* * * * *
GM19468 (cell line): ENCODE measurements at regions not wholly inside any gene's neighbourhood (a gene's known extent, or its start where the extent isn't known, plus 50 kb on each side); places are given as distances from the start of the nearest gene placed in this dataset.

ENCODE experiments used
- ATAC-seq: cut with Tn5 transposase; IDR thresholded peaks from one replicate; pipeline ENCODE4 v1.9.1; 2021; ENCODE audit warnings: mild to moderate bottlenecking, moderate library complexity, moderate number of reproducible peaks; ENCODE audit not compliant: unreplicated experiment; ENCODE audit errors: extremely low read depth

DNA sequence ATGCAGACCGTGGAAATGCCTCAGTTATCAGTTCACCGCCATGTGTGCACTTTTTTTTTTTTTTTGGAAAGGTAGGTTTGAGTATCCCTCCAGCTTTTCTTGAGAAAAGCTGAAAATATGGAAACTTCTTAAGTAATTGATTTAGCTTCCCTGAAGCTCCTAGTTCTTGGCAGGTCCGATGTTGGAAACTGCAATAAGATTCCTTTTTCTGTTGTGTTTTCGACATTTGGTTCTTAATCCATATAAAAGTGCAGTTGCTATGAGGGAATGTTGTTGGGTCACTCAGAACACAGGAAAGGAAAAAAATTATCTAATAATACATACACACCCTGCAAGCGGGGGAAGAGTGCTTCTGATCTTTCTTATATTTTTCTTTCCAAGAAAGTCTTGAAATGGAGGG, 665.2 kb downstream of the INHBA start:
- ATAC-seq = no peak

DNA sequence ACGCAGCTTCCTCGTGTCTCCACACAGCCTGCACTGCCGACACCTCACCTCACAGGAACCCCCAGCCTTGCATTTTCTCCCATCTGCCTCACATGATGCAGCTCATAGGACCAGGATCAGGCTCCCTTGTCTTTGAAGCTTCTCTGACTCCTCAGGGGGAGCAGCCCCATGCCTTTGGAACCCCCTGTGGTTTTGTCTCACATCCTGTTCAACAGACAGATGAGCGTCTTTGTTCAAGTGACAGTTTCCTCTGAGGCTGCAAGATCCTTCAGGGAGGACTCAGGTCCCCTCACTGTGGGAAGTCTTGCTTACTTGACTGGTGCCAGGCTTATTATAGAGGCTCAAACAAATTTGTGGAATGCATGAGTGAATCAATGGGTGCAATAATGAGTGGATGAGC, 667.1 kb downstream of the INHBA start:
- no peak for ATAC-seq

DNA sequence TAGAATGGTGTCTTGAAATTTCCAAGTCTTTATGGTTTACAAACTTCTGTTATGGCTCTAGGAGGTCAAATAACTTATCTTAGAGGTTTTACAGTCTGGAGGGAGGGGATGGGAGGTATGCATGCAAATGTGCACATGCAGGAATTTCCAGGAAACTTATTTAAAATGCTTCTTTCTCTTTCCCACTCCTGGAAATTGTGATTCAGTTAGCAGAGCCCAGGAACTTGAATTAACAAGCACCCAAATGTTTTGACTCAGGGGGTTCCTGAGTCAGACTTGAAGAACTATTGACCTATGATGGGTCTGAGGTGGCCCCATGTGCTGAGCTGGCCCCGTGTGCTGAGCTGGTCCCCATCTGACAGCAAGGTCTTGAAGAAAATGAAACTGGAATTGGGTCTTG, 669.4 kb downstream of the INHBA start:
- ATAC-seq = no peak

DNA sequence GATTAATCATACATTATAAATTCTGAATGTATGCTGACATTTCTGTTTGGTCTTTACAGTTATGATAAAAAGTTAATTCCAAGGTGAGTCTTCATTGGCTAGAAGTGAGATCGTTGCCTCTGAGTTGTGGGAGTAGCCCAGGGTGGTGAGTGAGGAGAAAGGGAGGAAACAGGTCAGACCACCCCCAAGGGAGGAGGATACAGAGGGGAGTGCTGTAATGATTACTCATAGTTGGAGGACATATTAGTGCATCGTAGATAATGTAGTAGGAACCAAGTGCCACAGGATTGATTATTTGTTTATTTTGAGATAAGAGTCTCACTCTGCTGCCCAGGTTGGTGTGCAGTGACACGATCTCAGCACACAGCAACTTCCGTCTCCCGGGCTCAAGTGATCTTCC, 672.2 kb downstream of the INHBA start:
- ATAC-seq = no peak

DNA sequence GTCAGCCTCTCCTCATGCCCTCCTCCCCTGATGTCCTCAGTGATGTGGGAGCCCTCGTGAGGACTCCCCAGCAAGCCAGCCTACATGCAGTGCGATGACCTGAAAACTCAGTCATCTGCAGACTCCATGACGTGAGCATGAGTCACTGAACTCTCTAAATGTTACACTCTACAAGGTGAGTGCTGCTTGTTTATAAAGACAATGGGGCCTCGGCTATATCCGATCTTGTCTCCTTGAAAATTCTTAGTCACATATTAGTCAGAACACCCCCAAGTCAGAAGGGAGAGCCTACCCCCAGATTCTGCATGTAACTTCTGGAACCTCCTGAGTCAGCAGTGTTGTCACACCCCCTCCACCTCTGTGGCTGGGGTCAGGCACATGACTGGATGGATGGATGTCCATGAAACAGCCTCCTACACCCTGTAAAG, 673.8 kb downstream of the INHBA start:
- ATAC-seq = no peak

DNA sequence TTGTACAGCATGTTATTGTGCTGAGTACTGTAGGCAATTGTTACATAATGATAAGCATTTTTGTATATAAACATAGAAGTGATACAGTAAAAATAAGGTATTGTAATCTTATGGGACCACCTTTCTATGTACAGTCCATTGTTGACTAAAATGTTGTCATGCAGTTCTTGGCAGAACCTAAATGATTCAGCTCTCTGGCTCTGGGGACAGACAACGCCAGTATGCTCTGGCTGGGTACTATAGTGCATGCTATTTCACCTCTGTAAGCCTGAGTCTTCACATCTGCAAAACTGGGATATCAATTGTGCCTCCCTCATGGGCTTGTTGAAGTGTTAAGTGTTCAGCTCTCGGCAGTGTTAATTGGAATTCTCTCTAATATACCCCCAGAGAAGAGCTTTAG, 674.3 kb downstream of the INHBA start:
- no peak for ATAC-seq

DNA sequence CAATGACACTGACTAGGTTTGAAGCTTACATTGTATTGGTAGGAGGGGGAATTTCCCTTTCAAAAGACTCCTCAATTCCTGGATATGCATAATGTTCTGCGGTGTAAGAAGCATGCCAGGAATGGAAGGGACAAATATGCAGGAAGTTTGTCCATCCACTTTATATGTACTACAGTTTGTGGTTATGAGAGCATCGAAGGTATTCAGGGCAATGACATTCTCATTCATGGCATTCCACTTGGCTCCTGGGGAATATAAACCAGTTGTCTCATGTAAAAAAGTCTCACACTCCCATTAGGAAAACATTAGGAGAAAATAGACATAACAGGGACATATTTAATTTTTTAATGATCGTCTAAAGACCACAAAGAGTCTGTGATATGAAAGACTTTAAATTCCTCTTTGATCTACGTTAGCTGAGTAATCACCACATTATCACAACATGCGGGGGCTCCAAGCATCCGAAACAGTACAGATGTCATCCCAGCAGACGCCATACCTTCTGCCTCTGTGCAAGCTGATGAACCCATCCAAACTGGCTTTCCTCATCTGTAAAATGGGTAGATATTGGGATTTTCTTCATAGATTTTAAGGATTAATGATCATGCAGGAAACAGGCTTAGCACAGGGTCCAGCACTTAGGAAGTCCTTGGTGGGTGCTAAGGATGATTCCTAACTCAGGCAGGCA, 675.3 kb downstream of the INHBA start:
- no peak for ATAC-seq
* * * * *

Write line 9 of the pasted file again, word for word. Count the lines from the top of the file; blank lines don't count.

- ATAC-seq = no peak